This article is a sponsored collaboration between HBO and PAPER

Sexual assault is still an unfortunate, all-too-prevalent experience for a large number of people. According to statistics published by the US Department of Justice, it was estimated that 734,630 people were survivors of rape threats, attempts or assaults in 2018. And while it's difficult enough to experience this sort of trauma, what's less talked about is the added challenge of recovering emotionally, mentally and physically from an assault — a process that can be layered, confusing and often exacerbates lingering issues related to what happened.

In this vein, within HBO's I May Destroy You, Arabella — played by Writer and Executive Producer Michaela Coel — is haunted by flashbacks of being drugged and raped during a night out. Following her complicated emotional journey as she attempts to piece together the events of her sexual assault alongside close friends Terry (Weruche Opia) and Kwame (Paapa Essiedu), the series grapples with the fear, rage, guilt and shame that surrounds many survivors' search for accountability and justice.

As a semi-fictionalized depiction of Coel's own assault, the true power of I May Destroy You's narrative is rooted within its nuanced handling of recovery, as well as the resilience of survivors as they try to move forward in daily life with the help of others — whether they're trying to balance work, reckoning with intimacy and rethinking individual ideas of consent, or even just allowing themselves to laugh and lean on their friends for support. But it's this poignant representation of recovery that makes it one of the most realistic portrayals of this difficult process, all while highlighting the true importance of having a supportive community as one is healing.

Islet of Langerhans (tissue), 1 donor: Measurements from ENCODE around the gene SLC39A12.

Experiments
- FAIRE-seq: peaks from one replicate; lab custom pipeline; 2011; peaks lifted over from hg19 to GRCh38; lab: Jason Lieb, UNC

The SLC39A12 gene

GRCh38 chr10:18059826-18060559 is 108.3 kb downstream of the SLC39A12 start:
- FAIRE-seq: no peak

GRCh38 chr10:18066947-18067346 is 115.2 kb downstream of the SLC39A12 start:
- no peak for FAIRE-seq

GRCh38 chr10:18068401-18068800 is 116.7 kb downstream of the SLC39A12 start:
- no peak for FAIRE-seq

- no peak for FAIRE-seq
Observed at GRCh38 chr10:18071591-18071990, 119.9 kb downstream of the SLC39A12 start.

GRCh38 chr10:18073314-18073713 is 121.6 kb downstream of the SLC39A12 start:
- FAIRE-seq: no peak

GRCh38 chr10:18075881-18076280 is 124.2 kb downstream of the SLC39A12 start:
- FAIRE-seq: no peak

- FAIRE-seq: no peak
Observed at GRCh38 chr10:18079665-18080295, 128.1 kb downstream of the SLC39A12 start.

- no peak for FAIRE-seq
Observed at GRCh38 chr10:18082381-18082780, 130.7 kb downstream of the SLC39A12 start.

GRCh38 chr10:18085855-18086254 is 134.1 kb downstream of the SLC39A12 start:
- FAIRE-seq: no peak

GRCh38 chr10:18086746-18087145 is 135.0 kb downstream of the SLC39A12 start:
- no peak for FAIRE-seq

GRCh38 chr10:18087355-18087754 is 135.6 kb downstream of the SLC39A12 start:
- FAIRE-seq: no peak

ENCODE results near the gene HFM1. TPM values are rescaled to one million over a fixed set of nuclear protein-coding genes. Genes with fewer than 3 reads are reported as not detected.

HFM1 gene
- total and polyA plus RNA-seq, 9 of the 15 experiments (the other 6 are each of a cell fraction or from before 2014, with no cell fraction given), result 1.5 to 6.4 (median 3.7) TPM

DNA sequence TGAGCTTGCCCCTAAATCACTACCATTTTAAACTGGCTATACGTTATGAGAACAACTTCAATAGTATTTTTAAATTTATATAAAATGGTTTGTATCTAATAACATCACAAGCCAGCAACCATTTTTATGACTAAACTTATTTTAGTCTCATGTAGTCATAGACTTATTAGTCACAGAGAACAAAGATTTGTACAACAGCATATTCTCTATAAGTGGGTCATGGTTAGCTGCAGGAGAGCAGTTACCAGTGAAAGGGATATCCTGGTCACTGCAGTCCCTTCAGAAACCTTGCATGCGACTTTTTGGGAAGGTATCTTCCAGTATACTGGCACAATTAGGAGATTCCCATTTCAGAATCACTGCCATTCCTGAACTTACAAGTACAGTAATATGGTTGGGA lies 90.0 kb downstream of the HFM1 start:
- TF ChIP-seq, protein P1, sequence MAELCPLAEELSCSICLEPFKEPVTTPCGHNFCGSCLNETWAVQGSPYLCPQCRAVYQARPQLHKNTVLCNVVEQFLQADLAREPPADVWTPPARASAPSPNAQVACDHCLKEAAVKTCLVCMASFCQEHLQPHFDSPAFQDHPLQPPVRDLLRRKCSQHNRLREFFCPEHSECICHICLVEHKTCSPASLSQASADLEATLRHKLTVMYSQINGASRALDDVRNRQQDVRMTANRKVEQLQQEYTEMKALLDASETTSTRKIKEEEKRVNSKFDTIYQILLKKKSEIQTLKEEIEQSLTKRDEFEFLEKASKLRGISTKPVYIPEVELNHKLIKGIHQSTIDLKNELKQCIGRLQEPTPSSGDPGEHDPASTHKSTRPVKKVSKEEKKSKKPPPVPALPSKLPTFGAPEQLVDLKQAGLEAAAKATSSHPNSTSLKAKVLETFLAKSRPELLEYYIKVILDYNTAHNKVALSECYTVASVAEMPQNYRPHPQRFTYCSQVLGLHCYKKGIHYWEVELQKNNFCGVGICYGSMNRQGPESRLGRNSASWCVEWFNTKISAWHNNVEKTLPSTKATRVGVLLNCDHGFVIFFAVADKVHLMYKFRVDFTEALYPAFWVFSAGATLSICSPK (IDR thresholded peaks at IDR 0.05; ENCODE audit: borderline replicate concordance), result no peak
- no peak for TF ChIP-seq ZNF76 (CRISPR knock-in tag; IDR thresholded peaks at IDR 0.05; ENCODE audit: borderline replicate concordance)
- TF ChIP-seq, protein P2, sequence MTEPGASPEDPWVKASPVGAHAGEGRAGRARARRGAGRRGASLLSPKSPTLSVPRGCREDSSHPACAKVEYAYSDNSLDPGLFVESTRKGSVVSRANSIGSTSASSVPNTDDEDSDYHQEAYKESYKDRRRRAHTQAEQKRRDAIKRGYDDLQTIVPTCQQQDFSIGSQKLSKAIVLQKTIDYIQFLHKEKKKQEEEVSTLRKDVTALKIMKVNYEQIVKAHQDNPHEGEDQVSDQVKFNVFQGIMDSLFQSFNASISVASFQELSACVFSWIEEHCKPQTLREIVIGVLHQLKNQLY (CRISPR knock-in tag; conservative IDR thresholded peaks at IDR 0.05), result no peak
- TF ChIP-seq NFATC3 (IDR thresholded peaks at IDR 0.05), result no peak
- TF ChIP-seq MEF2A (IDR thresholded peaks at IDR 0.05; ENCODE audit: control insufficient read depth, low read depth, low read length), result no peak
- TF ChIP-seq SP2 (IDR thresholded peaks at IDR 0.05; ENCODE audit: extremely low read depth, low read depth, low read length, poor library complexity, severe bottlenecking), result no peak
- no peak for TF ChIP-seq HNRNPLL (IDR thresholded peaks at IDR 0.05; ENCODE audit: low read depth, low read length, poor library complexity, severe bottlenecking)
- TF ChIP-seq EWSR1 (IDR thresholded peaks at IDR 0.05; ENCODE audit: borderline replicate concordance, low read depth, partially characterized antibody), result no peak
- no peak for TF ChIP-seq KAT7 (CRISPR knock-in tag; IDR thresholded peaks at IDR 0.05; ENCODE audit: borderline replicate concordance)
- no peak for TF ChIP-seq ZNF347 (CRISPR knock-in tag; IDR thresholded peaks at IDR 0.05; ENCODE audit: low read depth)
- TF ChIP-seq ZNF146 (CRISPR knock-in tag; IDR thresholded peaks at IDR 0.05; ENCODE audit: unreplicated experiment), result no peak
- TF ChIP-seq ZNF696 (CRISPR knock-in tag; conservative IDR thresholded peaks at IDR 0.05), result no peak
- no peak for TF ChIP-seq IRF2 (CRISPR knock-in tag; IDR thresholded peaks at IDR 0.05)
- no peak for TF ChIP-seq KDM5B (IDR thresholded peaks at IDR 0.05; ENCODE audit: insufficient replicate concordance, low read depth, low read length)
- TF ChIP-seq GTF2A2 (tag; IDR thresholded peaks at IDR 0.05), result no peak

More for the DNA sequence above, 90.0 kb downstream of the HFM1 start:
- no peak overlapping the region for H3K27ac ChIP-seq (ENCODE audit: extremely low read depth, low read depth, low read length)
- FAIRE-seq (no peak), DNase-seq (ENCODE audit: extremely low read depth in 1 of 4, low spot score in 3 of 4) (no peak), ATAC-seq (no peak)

We may have a long ways to go when it comes to widespread, prevalent change, but there are still several things you can do on an individual level to support survivors of sexual assault in their recovery process. Whether you suspect a friend has experienced a sexual assault or are a survivor yourself, you can help facilitate healing by following this guide, below.

Listen to People's Stories

Whether it comes from the legal system or fears surrounding their community's response, survivors face extensive silencing and a lack of support from existing institutional structures. Look no further than Kwame's heartbreaking experience trying to report his own assault. As such, one of the most direct ways you can help people trying to recover emotionally and mentally from an assault is by making yourself available to talk, even if it takes a while.